When children’s books author Laura Caputo-Wickham asked me to review her newest book, I got really exited. You see, this book was written for bilingual children! And as you probably know, I’m raising my kids bilingually ( you can read about it here and here).
And even though here where we live ( Montreal, Canada) there are many bilingual families, sometimes we’re still attracting attention. And that makes me wonder, how my growing daughter feels about the fact, that she is a bit different. A friend told me recently that even though Lili’s vocabulary is pretty developed, she speaks in French with a bit of hesitation. And I never noticed that in a language that we speak together. So it made me think about my daughters perception of bilingualism. Is it positive? Does she see the difference between her and some of her friends as a disturbing one, or rather as an advantage?
And so, when the author of A Fish in Foreign Waters has approached me, I was really happy to see that this book addresses exactly the same issues: the differences between a bilingual kid and the peers, the feelings about belonging (or not) to the group, the family members being different (talking differently) then other people.
So we snuggled and read it aloud. Of course I had to translate it in-to our language (which is Polish) and that’s a bit of a pity, because the rhymes are really lovely. ( don’t you miss the rhymes in children’s books? There’s almost no contemporary books with nice rhymes anymore!) And even though I’m a pretty good translator, and I tried my best, it is better in original ( Laura, you rock!)
But Lili did love it. She loved the illustrations: the cute and whimsical fish family with a pet-crab, the detailed coral town, the colorful undersea party. And she loved the fact that Rosie Ray is just like her. Bilingual.
Then she wanted her dad to read it with her. They speak together in French, so he translated it in to French.And again, the lovely rhymes have suffered a bit, bit the story stayed the same.
Then, just for fun we read it in English, as it’s written. Did I already mentioned that the rhymes are so pretty? And the melody and the rhythm of the repetition makes it a perfect bed time story too!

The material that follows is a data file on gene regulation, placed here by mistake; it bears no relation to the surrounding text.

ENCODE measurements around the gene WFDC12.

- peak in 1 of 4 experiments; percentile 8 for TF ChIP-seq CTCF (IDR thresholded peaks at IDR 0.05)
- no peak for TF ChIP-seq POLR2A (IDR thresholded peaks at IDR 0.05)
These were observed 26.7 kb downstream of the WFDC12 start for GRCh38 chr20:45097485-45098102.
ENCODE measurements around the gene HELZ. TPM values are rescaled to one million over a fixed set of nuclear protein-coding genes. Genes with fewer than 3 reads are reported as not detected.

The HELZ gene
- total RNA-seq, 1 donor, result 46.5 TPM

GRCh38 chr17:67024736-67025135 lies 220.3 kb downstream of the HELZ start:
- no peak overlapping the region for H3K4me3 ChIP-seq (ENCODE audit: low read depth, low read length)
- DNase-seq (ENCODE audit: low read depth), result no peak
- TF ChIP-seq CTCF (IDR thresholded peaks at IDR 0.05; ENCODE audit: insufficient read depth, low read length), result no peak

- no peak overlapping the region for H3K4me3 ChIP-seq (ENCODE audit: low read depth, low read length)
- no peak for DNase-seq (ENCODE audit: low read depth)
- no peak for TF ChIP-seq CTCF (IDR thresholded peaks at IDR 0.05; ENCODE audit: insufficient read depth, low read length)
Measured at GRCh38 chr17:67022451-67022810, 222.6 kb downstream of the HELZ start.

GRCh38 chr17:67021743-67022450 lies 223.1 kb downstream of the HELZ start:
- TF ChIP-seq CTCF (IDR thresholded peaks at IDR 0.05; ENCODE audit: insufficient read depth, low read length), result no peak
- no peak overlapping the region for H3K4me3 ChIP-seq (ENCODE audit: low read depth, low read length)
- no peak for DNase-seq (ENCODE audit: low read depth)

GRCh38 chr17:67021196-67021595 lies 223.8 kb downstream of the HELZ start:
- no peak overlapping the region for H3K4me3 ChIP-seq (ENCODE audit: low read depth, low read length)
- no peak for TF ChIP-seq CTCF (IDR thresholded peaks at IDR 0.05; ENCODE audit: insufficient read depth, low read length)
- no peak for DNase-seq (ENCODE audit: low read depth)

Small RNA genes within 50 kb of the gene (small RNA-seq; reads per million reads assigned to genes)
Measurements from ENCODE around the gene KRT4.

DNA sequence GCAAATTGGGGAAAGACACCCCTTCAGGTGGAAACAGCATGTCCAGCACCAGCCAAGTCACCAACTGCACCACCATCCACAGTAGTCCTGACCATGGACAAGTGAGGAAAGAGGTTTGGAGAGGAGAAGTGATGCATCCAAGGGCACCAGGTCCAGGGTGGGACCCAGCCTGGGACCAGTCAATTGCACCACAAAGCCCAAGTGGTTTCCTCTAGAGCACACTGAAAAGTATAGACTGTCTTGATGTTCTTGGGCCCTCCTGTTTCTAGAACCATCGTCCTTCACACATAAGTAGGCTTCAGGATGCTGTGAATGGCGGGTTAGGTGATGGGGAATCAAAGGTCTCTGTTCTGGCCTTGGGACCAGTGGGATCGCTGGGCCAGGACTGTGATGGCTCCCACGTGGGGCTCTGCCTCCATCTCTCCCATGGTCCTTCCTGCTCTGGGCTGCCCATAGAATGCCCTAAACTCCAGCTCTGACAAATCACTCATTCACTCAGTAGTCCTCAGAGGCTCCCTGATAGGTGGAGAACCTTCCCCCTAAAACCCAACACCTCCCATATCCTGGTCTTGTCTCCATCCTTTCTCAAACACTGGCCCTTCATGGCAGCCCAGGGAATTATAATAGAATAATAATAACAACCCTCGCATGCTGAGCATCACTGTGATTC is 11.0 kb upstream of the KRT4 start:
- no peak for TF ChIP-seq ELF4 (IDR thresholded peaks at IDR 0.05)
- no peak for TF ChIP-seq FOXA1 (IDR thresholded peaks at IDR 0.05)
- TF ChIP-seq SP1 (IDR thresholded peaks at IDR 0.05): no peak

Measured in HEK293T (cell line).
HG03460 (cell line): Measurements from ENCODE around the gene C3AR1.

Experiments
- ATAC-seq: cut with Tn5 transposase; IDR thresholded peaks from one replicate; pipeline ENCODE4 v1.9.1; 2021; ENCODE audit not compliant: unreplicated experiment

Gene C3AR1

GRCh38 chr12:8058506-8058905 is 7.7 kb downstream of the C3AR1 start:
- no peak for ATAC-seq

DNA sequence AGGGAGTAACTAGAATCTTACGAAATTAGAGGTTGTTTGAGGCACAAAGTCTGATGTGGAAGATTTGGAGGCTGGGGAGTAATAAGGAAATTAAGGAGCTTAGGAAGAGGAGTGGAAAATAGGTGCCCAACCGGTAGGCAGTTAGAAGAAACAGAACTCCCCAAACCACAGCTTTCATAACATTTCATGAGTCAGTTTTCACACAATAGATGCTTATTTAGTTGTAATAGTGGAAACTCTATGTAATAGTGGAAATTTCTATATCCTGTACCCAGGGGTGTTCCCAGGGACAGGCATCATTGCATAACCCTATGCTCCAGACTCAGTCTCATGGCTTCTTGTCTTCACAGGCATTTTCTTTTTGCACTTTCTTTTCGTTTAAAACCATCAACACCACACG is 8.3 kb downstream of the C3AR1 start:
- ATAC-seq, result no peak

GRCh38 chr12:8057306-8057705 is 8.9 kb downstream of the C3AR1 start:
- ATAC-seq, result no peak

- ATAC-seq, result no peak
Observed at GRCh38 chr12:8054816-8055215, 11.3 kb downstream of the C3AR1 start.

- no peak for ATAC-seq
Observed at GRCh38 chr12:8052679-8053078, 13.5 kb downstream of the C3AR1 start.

So now the A Fish in Foreign Waters became her new favorite book. The one that she takes with her to the patio to read while we snack, and that she wants to read while snuggled in bed with me.
She even decided that it’s time to explain to her little sister that being bilingual is fun ( and lets be honest here, Rose just starts talking, so that conversation could wait a little!).
They sit together on her bed, while Lili “reads” aloud ( I know, too cute!)and my heart melts.. (only to fight 3 minutes later over who’ll hold the book..)
And I loved the lesson that it teaches them, that : “doubling the languages doubles the friends!”
This book is a really valuable tool for parents. It’s a great conversation starter. We talked about the different languages that we speak, and how fun is it that we do have more friends because of that. We listed all the families that we know that speak in more than one language at home. We talked about how we may like different food because of the different language that we speak ( therefore the different culture that we’re from) and how it’s ok.
[bctt tweet=”Even if you don’t raise your kids bilingually, this book is great to teach them empathy @InForeignWaters “]
I also think that even if you don’t raise your kid bilingually, this book is a great way to teach empathy to your child. It’s a great way to teach them about kids who have just moved in from a different country, and how they may feel lonely or sad. And how just by being a friend at school they can help.
And I’m sure that bilingual or not, any kid will enjoy this charming story.
You can also get it on Amazon ( just click on the picture) :
Disclosure: I received this product free for review. All opinions remain my own.